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World Health Matters: Exercise helps women tolerate chemotherapy

Written by | 19 Oct 2015 | All Medical News

by Gary Finnegan: Netherlands: Women with breast cancer who follow a physical exercise programme during their chemotherapy treatment experience fewer side effects, according a study by the Netherlands Cancer Institute (NKI).

Chemotherapy can take a toll on patients, causing fatigue, nausea and pain. Because of the side effects, not all patients are able to complete their chemotherapy as originally planned, but require a dose adjustment.

Previous studies have suggested that physical exercise might help to reduce side effects. Dr Neil Aaronson of the NKI has been studying which kinds of physical exercise programmes are most effective and whether they can actually improve compliance with treatment.

His team looked at a group of 230 women with breast cancer who received adjuvant chemotherapy. They participants were dived into three groups. The first followed a moderately intensive aerobic and strength exercise programme supervised by a physiotherapist; the second were assigned to a low-intensity aerobic exercise programme that they could follow at home; and the third group did not follow any exercise programme.

The results of the study were clear, according to the findings published in the Journal of Clinical Oncology. Both groups of women who followed an exercise programme experienced less fatigue, loss of fitness, nausea and pain during their chemotherapy treatment.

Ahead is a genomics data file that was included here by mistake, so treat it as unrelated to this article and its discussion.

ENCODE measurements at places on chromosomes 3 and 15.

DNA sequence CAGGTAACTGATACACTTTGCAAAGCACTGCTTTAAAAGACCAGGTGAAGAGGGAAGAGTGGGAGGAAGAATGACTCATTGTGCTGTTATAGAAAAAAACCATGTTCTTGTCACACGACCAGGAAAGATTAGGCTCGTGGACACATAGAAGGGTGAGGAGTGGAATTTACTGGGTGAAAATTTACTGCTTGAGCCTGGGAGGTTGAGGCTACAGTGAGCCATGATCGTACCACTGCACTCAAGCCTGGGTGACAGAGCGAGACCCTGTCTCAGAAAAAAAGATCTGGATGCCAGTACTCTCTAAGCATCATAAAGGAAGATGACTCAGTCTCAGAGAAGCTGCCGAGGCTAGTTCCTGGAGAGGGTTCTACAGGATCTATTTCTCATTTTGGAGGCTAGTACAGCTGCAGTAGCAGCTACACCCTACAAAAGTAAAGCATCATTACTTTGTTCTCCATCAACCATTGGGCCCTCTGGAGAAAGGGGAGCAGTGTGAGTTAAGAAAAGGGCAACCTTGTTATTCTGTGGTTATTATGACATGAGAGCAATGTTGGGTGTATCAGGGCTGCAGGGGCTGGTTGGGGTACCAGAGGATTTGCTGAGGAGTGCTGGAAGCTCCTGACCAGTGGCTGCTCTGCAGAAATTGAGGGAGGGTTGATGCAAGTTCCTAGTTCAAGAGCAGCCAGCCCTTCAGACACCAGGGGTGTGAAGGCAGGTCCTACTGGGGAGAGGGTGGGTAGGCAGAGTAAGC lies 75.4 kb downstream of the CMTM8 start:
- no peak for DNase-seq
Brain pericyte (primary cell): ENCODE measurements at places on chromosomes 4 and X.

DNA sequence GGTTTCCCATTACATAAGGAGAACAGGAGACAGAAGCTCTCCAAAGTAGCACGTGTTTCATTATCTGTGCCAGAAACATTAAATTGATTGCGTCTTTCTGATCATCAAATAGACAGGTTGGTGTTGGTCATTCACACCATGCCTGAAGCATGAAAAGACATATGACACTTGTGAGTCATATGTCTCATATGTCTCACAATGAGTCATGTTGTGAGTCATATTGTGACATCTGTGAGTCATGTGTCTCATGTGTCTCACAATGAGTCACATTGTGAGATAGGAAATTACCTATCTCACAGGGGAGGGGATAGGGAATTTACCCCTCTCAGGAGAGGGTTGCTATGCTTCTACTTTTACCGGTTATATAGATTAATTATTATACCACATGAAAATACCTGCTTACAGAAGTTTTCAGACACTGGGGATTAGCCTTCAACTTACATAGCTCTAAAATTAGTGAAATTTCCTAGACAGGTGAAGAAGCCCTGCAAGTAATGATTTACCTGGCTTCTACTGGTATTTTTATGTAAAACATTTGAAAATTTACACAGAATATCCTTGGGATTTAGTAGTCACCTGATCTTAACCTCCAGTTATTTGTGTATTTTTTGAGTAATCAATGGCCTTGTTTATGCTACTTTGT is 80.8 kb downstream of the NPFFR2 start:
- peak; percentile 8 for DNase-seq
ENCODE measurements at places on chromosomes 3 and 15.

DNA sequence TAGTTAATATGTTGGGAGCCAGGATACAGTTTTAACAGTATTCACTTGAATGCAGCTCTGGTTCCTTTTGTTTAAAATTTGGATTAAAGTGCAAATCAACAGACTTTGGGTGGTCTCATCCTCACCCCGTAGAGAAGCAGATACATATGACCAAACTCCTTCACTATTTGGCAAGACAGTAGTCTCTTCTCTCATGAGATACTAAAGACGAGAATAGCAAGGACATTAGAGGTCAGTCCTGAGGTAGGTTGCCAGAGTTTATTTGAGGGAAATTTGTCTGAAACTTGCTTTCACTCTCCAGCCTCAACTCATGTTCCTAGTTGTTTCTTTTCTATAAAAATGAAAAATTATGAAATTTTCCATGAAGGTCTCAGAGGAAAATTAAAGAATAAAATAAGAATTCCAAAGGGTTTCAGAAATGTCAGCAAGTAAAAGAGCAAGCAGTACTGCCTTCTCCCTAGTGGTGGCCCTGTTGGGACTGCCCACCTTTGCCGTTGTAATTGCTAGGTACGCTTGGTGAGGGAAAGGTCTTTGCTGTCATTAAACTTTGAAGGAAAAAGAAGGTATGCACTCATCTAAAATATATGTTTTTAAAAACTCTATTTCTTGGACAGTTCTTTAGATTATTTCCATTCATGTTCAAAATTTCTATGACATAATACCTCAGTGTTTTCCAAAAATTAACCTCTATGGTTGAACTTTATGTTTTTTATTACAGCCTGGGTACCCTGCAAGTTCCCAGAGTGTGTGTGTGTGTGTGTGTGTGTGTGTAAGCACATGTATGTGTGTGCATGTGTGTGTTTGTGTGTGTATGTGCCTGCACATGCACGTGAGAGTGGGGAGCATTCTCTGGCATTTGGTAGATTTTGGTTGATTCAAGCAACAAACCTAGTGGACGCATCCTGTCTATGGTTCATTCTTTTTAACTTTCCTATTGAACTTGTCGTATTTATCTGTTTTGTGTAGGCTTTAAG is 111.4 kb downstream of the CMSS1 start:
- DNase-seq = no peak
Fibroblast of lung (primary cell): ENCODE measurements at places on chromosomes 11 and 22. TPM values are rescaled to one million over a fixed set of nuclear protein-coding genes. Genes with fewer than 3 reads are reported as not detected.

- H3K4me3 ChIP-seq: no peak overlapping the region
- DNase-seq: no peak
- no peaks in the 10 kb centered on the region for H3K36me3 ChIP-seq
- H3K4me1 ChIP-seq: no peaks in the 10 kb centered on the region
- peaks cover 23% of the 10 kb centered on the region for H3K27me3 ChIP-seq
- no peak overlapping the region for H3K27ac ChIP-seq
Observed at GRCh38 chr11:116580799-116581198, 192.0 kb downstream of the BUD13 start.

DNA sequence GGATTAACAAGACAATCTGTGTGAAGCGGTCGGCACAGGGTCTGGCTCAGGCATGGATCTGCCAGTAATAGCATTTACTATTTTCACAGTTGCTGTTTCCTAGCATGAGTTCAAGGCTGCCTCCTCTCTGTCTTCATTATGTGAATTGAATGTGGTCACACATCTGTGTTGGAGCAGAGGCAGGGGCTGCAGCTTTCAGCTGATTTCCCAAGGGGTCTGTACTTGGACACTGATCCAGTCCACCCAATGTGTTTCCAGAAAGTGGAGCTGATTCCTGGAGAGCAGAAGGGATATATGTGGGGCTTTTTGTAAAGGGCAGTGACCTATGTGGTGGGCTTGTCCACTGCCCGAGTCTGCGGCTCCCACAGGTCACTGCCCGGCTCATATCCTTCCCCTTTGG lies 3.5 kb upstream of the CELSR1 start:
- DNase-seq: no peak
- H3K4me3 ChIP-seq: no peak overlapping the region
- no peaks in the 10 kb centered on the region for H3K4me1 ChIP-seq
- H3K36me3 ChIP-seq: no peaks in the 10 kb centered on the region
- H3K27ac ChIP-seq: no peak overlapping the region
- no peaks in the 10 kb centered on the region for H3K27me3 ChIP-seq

This effect was most pronounced in the group of women who followed the supervised, moderately intensive programme. The women in this group were also the ones who endured their chemotherapy best; only twelve percent of them required a dose adjustment. In the control group, 34 percent of the women could not tolerate the chemotherapy and needed a dose adjustment.

“In the past, patients who received chemotherapy were advised to take it slow,” says Dr Aaronson. “But actually, it is better for these patients to be as active as possible. Our study shows that even low-intensity exercise has a positive effect on the side effects of the chemotherapy. That is good news for those who really don’t feel like going to the gym. Small amounts of exercise are already beneficial compared to being non-active.”

Aaronson stressed that no conclusions can be drawn yet as to the influence of exercise on the efficacy of the chemotherapy treatment. “Women who followed the moderately intensive, supervised exercise programme better tolerated the chemotherapy. But this doesn’t necessarily mean that the outcome of their treatment will be more positive. More research is needed into the relationship between the exact chemotherapy dosage received and long-term survival and the chance of recurrence, before we can say anything about the positive effect of exercise on clinical outcomes.”


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